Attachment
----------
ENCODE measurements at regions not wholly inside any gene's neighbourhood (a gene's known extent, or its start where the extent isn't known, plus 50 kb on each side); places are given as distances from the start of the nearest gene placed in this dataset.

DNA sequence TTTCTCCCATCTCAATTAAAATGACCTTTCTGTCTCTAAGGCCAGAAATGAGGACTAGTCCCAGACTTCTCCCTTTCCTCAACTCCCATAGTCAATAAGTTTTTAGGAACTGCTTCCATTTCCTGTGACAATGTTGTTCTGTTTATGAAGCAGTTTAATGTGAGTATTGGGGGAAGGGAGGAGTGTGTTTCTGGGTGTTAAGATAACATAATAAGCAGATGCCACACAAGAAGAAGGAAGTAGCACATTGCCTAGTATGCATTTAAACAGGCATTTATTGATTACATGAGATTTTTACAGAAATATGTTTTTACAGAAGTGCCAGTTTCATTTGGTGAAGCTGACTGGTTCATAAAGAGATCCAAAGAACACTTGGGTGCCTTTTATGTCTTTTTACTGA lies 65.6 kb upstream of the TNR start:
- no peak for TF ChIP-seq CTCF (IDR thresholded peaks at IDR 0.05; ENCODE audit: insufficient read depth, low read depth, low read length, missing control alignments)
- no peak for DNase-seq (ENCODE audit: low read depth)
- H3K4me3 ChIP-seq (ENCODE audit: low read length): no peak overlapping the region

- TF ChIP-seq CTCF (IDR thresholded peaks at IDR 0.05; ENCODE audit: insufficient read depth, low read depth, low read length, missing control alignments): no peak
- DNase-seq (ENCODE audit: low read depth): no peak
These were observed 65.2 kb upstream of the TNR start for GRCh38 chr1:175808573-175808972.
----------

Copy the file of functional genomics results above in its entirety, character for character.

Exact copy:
ENCODE measurements at regions not wholly inside any gene's neighbourhood (a gene's known extent, or its start where the extent isn't known, plus 50 kb on each side); places are given as distances from the start of the nearest gene placed in this dataset.

DNA sequence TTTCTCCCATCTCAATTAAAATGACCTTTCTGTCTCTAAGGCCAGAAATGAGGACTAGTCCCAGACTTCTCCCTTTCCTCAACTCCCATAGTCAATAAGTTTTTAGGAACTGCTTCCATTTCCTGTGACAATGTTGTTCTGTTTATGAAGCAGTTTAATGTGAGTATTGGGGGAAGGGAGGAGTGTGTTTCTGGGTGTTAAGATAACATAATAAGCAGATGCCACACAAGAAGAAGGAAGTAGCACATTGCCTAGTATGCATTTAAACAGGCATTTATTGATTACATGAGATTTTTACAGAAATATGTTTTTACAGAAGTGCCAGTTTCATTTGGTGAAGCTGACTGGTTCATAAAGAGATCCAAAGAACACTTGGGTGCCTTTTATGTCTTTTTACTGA lies 65.6 kb upstream of the TNR start:
- no peak for TF ChIP-seq CTCF (IDR thresholded peaks at IDR 0.05; ENCODE audit: insufficient read depth, low read depth, low read length, missing control alignments)
- no peak for DNase-seq (ENCODE audit: low read depth)
- H3K4me3 ChIP-seq (ENCODE audit: low read length): no peak overlapping the region

- TF ChIP-seq CTCF (IDR thresholded peaks at IDR 0.05; ENCODE audit: insufficient read depth, low read depth, low read length, missing control alignments): no peak
- DNase-seq (ENCODE audit: low read depth): no peak
These were observed 65.2 kb upstream of the TNR start for GRCh38 chr1:175808573-175808972.